A beautiful and endearingly honest love story that remains just as fresh today as it was upon release, Zach “Scrubs” Braff’s writer/director debut, Garden State, is a relatively rare example of quality romantic drama done well, with interesting characters that are eminently flawed and thus far more true-to-life; surprisingly assured direction from this first-time filmmaker; and a stunning, perfectly-matched soundtrack that is, by Braff’s specific design, one of the most structurally important elements of the production. Well cast, well shot and well acted, this movie – along with its Award-winning soundtrack – deserves a place in everybody’s movie collection and, if you haven’t seen it yet then you are truly missing out on something really quite special.
“You gotta hear this one song. It’ll change your life, I swear.”
The story follows the character of Andrew Largeman, an aspiring young actor who waits tables at a restaurant to make ends meet, and whose mother has just died. Returning home to New Jersey – the “Garden State” – he is forced to confront his estranged father, all the while seeking escapism amidst a plethora of drugs, prescribed and otherwise, with childhood friends that never grew up.
After his father sends him to the doctor to get yet more medication for the headaches he’s been having, Andrew bumps into Sam, a girl who is listening to music in the doctor’s waiting area. Sam’s a pathological liar with plenty of issues of her own, but it doesn’t take long for them to realise that they are kindred spirits. Can they, together, somehow make sense of the world around them?
“Such was that happy garden-state, while man there walked without a mate.”
Named ‘Garden State’ not only because of its New Jersey setting, but also in reference to the poem by Andrew Marvell which comments on the limbo one can find oneself in without a partner, Braff’s debut writing/directing/acting feature is undoubtedly informed by his own directionless sentiments – written during his college years, Braff found himself waiting tables at a restaurant, feeling like he was just another aspiring actor with few friends, no life-partner, and memories of a New Jersey family home that no longer really existed.
Certainly all of those themes have carried across into the movie, which take a poignant – wise beyond its years – look at a younger generation who are struggling with no real sense of purpose; sense of belonging. The easy answer appears to be: get lost in the haze of drugs – whether they be of the recreational variety or, as is also the case here, those imposed upon Andrew by his own father, who thinks that he harbours repressed angst over his mother’s death, and has been medicating him ever since he was a child.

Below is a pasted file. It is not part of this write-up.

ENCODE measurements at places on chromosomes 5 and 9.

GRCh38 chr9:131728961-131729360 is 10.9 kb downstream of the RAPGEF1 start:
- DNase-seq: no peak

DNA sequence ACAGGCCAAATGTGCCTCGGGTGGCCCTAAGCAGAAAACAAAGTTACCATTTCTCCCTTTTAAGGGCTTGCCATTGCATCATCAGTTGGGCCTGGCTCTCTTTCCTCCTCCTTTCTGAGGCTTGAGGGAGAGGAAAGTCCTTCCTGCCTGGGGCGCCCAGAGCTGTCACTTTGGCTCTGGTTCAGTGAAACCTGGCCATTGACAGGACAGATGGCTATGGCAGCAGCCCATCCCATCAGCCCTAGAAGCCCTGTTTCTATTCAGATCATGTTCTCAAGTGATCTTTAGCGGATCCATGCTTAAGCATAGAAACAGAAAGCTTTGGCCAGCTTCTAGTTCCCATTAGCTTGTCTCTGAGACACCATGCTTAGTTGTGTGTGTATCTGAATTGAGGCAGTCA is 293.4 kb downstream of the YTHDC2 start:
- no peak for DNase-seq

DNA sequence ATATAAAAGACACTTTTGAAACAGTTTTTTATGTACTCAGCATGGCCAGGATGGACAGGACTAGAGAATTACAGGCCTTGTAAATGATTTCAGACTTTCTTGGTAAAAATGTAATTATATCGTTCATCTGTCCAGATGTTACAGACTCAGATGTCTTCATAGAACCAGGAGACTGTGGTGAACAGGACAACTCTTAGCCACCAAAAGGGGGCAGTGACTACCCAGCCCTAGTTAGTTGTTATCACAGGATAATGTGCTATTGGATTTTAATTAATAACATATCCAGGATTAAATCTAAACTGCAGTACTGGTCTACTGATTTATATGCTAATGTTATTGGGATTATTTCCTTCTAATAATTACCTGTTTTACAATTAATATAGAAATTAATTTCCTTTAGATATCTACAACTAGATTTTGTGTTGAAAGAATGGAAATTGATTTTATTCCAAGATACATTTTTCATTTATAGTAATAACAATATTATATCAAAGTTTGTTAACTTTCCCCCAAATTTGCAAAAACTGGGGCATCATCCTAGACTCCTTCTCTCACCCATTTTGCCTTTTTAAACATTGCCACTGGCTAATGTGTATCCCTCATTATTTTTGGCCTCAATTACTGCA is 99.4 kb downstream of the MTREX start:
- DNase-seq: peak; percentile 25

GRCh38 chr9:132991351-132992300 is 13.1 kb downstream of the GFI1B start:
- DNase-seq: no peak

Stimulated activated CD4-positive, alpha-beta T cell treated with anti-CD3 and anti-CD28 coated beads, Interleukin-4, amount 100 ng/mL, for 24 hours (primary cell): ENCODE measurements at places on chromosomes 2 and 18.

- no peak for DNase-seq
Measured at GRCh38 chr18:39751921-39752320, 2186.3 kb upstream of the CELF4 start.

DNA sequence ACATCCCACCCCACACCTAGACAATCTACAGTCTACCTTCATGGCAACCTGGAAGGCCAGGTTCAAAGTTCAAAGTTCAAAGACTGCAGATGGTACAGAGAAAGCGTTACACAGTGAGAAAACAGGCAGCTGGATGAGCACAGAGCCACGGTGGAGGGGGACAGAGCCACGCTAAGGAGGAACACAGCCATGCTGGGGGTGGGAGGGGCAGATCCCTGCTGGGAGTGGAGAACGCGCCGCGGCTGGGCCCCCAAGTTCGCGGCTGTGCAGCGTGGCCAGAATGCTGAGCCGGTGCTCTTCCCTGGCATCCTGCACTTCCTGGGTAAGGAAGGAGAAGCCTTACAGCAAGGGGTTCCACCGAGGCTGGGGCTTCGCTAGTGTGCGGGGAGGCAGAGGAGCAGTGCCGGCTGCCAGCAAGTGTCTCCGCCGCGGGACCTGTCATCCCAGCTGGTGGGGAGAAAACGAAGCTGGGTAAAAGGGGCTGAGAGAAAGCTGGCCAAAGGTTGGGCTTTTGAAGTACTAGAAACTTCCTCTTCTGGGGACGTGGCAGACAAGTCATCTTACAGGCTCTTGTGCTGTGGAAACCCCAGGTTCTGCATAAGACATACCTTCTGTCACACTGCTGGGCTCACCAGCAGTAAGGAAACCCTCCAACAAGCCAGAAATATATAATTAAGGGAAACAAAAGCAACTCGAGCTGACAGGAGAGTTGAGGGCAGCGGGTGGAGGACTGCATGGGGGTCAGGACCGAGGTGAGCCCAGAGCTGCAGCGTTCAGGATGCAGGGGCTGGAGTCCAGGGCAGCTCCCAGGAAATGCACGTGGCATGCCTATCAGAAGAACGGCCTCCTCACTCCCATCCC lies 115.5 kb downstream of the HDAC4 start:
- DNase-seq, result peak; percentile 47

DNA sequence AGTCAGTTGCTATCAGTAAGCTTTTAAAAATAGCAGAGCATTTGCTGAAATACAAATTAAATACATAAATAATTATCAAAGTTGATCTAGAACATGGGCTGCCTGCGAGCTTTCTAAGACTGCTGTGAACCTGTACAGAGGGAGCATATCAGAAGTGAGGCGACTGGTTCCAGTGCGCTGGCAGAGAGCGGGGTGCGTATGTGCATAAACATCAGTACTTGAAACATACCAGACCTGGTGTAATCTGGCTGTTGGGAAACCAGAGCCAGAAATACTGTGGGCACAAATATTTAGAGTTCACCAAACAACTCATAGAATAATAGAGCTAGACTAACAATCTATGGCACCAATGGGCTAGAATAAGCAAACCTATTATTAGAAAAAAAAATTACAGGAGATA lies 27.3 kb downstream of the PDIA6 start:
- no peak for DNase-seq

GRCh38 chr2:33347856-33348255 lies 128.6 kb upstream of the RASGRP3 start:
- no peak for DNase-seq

There’s some real tragedy on offer here; some very serious issues dealt with, and yet Braff manages them within the constraints of what could easily be dismissed as just another fluffy, lightweight twentysomethings romantic drama. It is anything but.
Known best for his front-running role in the TV series, Scrubs – a show which I grew tired of long before it reached its ninth-season conclusion, and which is the sole reason why we haven’t seen any more features from him, as he was locked into an 8-year contract – Braff brings more subtlety and nuance to his character here than he did in 100 episodes of Scrubs (although that didn’t exactly demand it), and certainly showed audiences a different side to his talents: whilst still the same, likeable, witty, charming twentysomething guy fans all know and love, he brings to the fore a very different side to this persona – introspection, despondency, loneliness, escapism and a lack of purpose – and, with it, heralds the truth that escapes so many vapid romcoms.
After having seen her in Ted Demme’s Beautiful Girls (a film cited as being part-inspiration for Garden State), Braff wanted Natalie Portman to be the love interest in the story (I don’t blame him!), and it would seem that she was the perfect choice for the role. Portman has similarly always been old beyond her years – somewhat handicapped by the fact that she has that perpetually youthful look – and, right from her standout debut as Mathilde to Luc Besson’s professional assassin, Leon, she has shown a surprising amount of voracity for the art (Star Wars Prequels notwithstanding). Whether it’s Heat or Closer; whether she’s on Oscar-winning form for films like Black Swan or providing a suitable heroine for Marvel’s superhero Thor, Portman has remained a bankable commodity, clearly more than just desperately cute looks and a smile to die for.
Garden State was an early, prime, example of this – within moments she’s won your heart over with that trademark gleeful smile, and yet her character is so much deeper, darker and more three-dimensional than you would ever expect from a standard rom-com. Hold on a second – that’s because this isn’t a standard rom-com!